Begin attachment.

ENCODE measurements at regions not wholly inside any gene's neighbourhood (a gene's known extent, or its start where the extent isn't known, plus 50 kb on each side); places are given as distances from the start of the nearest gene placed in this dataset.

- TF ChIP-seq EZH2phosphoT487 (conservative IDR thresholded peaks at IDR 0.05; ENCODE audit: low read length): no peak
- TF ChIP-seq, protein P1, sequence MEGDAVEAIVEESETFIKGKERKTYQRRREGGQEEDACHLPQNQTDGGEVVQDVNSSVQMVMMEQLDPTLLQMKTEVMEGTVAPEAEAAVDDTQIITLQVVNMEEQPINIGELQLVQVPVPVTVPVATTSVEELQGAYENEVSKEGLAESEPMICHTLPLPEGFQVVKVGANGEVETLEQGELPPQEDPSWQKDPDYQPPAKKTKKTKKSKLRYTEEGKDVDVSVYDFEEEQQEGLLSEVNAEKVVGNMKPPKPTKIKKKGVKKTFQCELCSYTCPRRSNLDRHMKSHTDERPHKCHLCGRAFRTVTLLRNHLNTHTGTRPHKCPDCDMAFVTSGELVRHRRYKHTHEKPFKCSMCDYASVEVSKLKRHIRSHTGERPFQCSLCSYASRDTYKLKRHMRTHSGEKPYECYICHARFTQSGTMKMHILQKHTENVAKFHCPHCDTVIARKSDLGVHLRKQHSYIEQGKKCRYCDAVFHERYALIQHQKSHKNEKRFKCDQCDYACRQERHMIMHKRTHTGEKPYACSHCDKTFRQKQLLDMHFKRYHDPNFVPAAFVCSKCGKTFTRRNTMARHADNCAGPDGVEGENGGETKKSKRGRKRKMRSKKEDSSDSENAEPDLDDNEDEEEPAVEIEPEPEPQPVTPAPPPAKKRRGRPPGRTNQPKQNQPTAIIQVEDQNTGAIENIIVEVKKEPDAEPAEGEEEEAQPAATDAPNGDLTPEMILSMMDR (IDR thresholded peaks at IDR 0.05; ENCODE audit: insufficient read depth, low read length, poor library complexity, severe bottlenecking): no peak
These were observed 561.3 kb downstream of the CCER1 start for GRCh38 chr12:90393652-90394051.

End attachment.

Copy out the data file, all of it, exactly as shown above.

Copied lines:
ENCODE measurements at regions not wholly inside any gene's neighbourhood (a gene's known extent, or its start where the extent isn't known, plus 50 kb on each side); places are given as distances from the start of the nearest gene placed in this dataset.

- TF ChIP-seq EZH2phosphoT487 (conservative IDR thresholded peaks at IDR 0.05; ENCODE audit: low read length): no peak
- TF ChIP-seq, protein P1, sequence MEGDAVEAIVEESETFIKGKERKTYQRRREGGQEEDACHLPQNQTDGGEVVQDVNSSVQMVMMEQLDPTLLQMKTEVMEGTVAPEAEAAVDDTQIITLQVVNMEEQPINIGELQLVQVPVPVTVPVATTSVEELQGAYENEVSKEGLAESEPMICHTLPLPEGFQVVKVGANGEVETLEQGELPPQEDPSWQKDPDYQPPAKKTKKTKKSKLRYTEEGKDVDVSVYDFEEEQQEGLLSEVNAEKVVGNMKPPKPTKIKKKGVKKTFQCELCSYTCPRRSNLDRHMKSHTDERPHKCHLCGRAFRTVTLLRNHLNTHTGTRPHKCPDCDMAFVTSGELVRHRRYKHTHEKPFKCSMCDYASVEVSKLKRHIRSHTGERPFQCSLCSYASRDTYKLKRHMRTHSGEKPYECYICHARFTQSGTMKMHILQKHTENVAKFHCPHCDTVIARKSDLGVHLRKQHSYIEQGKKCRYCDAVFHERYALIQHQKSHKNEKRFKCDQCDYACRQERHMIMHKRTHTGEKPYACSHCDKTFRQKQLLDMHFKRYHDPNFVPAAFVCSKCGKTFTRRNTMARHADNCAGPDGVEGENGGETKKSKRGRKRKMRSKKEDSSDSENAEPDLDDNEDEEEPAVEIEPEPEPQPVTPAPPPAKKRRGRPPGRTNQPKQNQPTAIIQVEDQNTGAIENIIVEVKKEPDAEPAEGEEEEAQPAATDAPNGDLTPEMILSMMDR (IDR thresholded peaks at IDR 0.05; ENCODE audit: insufficient read depth, low read length, poor library complexity, severe bottlenecking): no peak
These were observed 561.3 kb downstream of the CCER1 start for GRCh38 chr12:90393652-90394051.